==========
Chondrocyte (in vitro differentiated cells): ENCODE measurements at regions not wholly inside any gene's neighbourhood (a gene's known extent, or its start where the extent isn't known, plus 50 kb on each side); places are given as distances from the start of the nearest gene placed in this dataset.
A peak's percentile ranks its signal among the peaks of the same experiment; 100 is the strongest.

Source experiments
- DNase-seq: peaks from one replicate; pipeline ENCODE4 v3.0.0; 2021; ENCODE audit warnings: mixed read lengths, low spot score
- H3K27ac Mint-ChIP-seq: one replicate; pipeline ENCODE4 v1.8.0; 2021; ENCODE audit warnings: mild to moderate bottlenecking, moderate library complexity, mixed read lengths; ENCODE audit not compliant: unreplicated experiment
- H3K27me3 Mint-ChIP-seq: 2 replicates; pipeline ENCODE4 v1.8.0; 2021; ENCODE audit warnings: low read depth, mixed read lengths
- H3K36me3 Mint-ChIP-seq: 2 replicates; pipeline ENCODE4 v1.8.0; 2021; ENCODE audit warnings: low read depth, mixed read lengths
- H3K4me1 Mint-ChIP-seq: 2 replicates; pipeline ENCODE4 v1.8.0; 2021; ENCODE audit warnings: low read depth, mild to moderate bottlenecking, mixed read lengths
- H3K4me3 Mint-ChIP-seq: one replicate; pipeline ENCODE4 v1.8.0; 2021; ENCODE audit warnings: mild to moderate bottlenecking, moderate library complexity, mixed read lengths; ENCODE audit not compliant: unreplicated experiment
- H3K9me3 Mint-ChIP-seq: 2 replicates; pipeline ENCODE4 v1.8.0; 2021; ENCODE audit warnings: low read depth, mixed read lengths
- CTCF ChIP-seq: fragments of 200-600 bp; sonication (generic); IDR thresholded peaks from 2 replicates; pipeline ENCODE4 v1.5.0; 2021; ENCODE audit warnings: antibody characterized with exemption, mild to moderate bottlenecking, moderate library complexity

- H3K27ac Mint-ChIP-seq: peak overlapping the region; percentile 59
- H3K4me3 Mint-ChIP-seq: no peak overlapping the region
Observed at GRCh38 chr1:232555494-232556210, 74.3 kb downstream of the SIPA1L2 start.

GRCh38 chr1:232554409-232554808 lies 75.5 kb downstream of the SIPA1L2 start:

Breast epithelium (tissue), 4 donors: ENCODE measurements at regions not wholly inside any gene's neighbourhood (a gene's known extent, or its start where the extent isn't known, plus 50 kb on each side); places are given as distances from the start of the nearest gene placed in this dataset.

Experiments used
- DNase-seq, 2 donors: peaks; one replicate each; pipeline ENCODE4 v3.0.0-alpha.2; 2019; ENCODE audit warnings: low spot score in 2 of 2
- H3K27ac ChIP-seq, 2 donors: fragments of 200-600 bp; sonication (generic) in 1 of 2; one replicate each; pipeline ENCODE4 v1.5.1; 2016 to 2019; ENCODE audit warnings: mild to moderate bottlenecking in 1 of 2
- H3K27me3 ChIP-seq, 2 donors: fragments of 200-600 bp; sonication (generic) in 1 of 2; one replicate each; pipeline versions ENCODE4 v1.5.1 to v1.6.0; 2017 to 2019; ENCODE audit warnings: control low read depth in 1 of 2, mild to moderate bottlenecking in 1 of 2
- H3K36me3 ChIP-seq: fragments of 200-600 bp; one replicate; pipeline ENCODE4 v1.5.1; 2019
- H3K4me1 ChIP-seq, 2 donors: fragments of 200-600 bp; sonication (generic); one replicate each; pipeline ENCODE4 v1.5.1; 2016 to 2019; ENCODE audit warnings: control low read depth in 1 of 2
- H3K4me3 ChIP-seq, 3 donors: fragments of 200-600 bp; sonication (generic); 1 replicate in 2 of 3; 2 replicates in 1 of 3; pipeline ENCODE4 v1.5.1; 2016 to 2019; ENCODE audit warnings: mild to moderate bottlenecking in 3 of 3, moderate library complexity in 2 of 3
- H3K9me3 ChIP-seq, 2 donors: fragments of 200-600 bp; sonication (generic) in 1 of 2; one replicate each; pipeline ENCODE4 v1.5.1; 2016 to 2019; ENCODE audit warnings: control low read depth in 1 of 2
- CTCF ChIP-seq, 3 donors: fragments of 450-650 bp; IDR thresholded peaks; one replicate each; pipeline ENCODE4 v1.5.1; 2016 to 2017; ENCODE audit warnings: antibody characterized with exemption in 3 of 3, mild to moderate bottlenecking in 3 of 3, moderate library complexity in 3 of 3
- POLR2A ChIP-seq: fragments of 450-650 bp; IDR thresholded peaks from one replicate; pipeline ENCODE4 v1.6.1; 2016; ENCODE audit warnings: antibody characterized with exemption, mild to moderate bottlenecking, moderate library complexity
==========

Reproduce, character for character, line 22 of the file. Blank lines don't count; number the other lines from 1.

- H3K4me1 ChIP-seq, 2 donors: fragments of 200-600 bp; sonication (generic); one replicate each; pipeline ENCODE4 v1.5.1; 2016 to 2019; ENCODE audit warnings: control low read depth in 1 of 2